Readers respond: Dealing with “bad” logos

~ 12 May 2006 ~

Every so often I receive an email with a question that might best be answered by many instead of one. This week’s mail included one such question from a reader:

I am wondering if you might write a little bit on the topic of how you might approach the problem of a client coming to you for a web site design when they already have a logo… a terrible logo… and they want to incorporate it into your new design. (We’re talking a really ugly logo here.) —David

What say ye?



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1   Tom Watson ~ 12 May 2006 at 09:33 AM

This just happened to me yesterday. I’d love to hear what you have to say on the subject.

2   Scott M. ~ 12 May 2006 at 09:39 AM

Just happened to me as well. Like a tumor growing from my healthy new design…

3   Criss Ittermann ~ 12 May 2006 at 09:42 AM

I’ve had this happen. I found someone on the other side — who worked for the company in question — who also saw the logo as a poor choice. The one in question included 4 clip art horsemen in a line straight across.

Together we were able to convince the decision maker in question that a new design — essentially a new identity — would be a good idea, especially one with an eye towards scalability. The business in question attends conventions, so a booth banner would not be out of the question, for example. You can’t scale the tiny clip art horsemen up to banner size. I created something that looks good small, scales well, and really encapsulates the heart of the company and looks far more professional, and I think they’re happier.

Perhaps you can be somewhat candid in asking their opinion of the logo. If they really like it, then you’ll have to work with it. Otherwise you can compare it to their industry, and let them see how it stands up (or stands out) by itself; with all the recent talk about “ugly design” maybe they LIKE that it’s “different”?

Also, if you can find a technical reason there’s a problem with the logo — if you can present a rational logical case as to what is wrong with it that can’t easily be fixed, then maybe that’s the best way to go. Present a case, create a proposal about reworking the design, be specific about what problems your new design will address.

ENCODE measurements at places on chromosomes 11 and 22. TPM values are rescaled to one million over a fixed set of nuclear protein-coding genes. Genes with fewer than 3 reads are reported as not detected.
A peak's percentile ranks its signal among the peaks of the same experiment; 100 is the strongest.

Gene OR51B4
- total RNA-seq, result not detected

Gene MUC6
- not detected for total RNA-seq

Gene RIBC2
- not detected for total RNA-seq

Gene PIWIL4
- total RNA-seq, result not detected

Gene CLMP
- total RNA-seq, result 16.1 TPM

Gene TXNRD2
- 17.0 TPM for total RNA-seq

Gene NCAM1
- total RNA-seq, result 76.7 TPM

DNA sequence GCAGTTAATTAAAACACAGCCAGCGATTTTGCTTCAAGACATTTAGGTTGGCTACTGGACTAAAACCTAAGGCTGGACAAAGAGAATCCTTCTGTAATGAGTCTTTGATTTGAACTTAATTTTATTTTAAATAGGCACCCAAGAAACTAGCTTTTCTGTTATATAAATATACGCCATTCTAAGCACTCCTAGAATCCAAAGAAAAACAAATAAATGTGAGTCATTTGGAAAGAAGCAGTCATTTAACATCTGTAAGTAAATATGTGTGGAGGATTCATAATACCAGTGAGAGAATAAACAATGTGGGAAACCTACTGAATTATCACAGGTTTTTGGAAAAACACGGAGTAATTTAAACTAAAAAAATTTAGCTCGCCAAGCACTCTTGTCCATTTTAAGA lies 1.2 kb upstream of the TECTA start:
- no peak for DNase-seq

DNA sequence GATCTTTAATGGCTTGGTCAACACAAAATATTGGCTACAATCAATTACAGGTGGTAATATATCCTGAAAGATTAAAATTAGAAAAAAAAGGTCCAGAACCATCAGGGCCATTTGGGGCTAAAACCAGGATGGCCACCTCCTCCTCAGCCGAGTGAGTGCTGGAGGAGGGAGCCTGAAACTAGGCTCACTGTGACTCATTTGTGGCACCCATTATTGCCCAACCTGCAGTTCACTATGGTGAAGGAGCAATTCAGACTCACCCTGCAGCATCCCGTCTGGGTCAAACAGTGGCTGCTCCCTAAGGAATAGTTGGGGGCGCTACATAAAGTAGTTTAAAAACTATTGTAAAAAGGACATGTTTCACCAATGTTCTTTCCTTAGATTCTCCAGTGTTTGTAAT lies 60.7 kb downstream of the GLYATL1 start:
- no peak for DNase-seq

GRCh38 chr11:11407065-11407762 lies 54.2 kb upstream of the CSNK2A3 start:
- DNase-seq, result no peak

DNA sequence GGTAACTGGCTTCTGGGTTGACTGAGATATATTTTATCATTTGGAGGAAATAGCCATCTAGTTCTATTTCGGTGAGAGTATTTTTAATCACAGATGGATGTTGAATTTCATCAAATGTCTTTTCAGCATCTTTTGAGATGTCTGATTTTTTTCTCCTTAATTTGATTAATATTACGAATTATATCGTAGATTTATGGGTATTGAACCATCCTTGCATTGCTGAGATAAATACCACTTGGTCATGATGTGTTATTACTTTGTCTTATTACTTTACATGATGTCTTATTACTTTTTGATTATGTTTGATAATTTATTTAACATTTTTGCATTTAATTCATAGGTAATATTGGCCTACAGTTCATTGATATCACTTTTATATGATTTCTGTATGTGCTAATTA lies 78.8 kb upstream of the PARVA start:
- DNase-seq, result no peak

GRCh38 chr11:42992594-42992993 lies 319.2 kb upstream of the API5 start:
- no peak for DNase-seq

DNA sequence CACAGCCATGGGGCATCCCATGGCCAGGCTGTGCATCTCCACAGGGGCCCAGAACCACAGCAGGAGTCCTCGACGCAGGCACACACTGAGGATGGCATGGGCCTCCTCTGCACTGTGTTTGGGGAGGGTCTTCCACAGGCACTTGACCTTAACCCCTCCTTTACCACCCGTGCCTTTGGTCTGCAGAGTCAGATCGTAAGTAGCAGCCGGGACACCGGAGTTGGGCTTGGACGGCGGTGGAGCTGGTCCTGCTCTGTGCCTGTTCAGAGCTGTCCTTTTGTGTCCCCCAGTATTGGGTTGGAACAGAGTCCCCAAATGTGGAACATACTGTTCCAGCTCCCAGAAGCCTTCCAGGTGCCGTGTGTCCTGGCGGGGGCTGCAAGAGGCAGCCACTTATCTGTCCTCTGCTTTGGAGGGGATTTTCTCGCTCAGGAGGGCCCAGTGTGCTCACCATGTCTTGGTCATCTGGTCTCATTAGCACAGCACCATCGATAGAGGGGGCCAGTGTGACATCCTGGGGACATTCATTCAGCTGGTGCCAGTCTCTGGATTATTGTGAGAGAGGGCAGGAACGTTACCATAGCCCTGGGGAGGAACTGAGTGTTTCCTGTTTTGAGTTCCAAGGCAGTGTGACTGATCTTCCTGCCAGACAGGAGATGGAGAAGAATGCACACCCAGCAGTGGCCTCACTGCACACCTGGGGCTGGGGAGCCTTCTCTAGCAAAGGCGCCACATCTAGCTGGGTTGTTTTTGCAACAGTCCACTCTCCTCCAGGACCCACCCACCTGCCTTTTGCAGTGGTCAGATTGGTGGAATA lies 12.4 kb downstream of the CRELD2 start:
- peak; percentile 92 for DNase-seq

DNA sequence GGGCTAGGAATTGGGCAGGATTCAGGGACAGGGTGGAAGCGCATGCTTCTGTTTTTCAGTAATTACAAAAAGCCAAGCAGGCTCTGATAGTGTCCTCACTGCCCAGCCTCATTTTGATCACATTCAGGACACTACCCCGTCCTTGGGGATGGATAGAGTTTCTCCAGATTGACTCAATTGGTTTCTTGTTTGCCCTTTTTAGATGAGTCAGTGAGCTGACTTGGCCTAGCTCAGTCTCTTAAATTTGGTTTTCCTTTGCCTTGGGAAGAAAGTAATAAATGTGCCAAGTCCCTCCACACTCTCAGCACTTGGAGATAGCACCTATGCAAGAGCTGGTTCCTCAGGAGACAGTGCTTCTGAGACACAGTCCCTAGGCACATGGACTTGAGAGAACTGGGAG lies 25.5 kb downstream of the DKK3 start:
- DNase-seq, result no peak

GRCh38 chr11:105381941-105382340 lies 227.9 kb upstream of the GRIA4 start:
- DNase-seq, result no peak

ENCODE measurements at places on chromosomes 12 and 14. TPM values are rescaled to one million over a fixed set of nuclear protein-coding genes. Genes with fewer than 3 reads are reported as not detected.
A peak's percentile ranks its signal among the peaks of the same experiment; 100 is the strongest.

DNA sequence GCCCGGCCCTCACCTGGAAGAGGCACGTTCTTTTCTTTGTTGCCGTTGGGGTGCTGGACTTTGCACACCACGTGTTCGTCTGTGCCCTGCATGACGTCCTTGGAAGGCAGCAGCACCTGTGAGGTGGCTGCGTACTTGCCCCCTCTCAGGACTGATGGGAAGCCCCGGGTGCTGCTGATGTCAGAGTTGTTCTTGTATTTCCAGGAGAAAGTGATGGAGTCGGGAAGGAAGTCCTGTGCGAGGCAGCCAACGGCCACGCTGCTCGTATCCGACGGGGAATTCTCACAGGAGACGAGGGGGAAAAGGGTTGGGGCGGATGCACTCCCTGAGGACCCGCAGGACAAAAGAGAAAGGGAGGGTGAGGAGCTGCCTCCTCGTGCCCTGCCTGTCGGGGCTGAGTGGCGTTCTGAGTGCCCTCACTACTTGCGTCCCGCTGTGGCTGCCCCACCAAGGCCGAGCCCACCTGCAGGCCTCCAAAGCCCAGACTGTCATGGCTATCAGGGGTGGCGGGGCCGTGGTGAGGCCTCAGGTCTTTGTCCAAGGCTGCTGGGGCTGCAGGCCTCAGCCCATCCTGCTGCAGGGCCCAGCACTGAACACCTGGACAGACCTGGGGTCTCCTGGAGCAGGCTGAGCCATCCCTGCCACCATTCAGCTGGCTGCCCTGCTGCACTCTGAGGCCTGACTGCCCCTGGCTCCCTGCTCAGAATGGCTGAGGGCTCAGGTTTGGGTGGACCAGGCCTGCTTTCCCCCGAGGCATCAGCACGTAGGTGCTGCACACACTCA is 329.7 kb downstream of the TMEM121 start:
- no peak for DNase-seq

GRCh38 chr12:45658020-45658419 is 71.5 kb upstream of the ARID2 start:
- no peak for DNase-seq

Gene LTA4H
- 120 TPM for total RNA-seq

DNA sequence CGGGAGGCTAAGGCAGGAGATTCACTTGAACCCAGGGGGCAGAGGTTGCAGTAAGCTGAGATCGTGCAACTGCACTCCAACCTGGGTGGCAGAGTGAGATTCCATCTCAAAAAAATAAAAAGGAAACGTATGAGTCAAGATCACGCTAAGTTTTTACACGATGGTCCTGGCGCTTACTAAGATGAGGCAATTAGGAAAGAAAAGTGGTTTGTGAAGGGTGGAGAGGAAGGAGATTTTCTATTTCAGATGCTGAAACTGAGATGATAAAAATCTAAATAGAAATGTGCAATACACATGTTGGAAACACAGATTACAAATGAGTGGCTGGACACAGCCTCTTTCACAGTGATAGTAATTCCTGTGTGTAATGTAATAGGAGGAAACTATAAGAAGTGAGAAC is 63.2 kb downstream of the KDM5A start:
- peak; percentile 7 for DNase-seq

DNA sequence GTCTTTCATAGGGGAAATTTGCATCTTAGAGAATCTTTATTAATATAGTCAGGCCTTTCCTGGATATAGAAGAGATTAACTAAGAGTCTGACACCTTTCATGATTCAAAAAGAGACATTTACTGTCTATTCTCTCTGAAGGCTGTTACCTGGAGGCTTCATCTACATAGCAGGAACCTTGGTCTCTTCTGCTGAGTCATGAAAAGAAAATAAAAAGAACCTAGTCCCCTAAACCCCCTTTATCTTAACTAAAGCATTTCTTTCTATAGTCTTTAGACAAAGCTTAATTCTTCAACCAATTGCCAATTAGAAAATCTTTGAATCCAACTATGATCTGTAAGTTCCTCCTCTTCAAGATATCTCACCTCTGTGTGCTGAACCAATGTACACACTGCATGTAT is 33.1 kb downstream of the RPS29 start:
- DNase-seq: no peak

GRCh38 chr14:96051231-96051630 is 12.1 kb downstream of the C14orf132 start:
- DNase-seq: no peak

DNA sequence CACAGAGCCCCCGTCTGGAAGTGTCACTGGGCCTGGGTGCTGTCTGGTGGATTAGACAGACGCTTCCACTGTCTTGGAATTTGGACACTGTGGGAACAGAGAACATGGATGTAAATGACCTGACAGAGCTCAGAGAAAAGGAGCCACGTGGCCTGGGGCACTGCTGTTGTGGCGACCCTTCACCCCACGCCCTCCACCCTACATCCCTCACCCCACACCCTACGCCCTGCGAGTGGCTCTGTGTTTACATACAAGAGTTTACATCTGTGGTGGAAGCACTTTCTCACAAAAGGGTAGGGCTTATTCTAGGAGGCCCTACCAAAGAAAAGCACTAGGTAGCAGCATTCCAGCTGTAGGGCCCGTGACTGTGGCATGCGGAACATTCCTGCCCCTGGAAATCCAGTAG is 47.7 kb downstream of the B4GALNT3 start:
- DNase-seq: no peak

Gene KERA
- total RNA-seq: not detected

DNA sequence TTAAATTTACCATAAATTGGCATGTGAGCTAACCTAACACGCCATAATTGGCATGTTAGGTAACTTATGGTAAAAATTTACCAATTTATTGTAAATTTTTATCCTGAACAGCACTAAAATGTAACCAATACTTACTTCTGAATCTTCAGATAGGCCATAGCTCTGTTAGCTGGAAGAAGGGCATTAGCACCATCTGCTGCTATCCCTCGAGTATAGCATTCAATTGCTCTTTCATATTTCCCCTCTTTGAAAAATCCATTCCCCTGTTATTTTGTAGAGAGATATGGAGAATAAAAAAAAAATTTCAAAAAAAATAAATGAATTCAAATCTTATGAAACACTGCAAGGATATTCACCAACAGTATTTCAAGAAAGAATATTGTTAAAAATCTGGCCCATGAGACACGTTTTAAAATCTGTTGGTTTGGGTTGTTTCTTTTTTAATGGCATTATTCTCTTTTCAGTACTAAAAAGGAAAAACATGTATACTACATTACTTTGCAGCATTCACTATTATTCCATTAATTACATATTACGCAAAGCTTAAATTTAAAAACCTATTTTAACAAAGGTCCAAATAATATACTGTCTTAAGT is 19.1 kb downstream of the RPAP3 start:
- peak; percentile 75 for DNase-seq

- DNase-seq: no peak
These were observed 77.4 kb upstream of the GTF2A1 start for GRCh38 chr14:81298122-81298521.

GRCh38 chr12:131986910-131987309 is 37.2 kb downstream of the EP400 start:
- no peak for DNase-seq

4   David Barrett ~ 12 May 2006 at 09:45 AM


It’s horrible when you have to design around a logo where the colours clash with themselves; eg: a vibrant greeny blue on top of a vibrant bluey green.

5   Mark ~ 12 May 2006 at 09:59 AM

I actually just finished a great web design based on a photograph of an old 1800’s globe.
I’ve now completed the implementation and I don’t know what to do about this freaking ugly thing that sticks out of the design like s sore thumb. I haven’t talked to him about it, but i think he made it in MS Publisher with some clip art.

The entire layout and navigation is beautiful but the company’s logo completely doesn’t ‘jive’ with the look.

If you’d like to see what I’m talking about, head to my blog ( and look for the link on the right under “Sites I’ve Designed”. The one I’m talking about is at the top of that list.

I’d rather not link it directly here since he might track down this site and see my comments.

I have a guy that offered to design him a new logo, but i don’t know how to approach it since he already has business cards made and literature, etc.

6   Dave Simon ~ 12 May 2006 at 10:08 AM

I’ve dealt with this a few times.

First, like Chris I. said, view this as a selling point for another projects. Sell them a new logo at the same time.

But be careful!! Many ugly logos were designed by the client themselves, their kid, cousin, wife or friend. I know this from experience! When pushing for a new logo at a tech company I worked for a few years ago, we started going through some old archives and found the company’s logo on a piece of paper with a note attached:

Original company logo by (CEO’s name). Do not destroy!!!!

So be sure to give rationale that the head honcho at your client will understand. Not “your logo is ugly” but “your logo has worked for you so far, but on the web, it doesn’t scale down very well.” Or “I think your company is about to really take off, which is why I’m excited about working on your project. But with a new website and new success, maybe you should consider updating your identity.”

If that is impossible or shot down, and you absolutely have to deal with it, try to minimize the logo’s impact on your design.

One way to do this is to make the logo a single color. Another is to limit its size. Both are even better. Usually, a company with a bad logo also doesn’t have standards for how it should be used. So look at that as an opportunity to change ugly colors and resize at will. :)

If possible, use the logo small and then do the name in some sort of attractive typesetting that you set up, giving yourself a pseudo-logo to work with.